On appeal, mother argues that DHS failed to prove that she was unfit because the agency failed to prove that she is characterized by any seriously detrimental conduct or condition that persisted at the time of trial. She frames the heart of DHS's case as follows: One domestic violence incident led to mother's incarceration, which made her unavailable to parent for such an extended period that it was likely to be seriously detrimental. In response, mother asserts that her expert evaluation indicated that she is free of personality disorders associated with domestic violence, that she does not require drug and alcohol treatment, and that she is likely to be capable of safely and adequately parenting her children upon her release. Further, mother contends that the psychological evidence of HL's behavior problems did not definitively establish that mother's conduct or condition caused those problems. That is, HL's behavior problems were related to the transition from DP's home to grandmother's home, and the only evidence that mother's incarceration was detrimental was an observation that HL had trouble adjusting to the move to grandmother's home. Mother also notes that there is no evidence that CP exhibited troubling behaviors.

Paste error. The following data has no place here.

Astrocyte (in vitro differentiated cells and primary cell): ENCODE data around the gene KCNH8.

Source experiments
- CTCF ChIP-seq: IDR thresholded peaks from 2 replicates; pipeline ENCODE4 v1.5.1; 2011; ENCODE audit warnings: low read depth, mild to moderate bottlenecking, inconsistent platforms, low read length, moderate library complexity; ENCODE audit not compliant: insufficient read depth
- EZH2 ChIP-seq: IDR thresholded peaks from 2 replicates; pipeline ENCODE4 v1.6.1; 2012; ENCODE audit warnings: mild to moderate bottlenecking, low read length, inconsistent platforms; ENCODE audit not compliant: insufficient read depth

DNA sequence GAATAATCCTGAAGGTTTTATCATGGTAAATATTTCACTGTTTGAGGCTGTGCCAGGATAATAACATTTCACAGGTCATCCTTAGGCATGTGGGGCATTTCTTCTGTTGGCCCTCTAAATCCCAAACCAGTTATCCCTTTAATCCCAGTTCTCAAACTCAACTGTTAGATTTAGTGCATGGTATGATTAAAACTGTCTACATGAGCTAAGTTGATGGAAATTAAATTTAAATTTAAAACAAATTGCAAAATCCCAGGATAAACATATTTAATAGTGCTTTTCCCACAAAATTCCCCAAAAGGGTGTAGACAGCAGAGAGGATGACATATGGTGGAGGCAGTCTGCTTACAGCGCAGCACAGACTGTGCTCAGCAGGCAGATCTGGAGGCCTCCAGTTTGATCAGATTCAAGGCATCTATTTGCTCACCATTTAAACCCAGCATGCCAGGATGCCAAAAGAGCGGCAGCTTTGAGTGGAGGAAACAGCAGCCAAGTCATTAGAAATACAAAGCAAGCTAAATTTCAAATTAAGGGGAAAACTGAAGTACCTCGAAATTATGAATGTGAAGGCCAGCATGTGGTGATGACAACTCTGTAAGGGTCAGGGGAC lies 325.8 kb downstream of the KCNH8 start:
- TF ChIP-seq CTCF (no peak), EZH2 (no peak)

The state counters that mother's five-year incarceration, her unresolved domestic violence history, and her untreated alcohol dependence render her unfit to parent the children. Further, the state contends that because of her incarceration, mother will be unavailable to parent her children during their primary attachment years, and that because HL already suffers from an “attachment disorder”2 caused by mother's incarceration and both children need permanency as quickly as possible, mother's conduct or condition is seriously detrimental to the children. Moreover, because mother has three years remaining on her sentence from the time of the termination trial, integration is improbable within a reasonable time. The state contends that even if mother's unresolved alcohol dependency and domestic violence issues are not enough standing alone to render her unfit, she is unfit when those issues are combined with her five-year incarceration.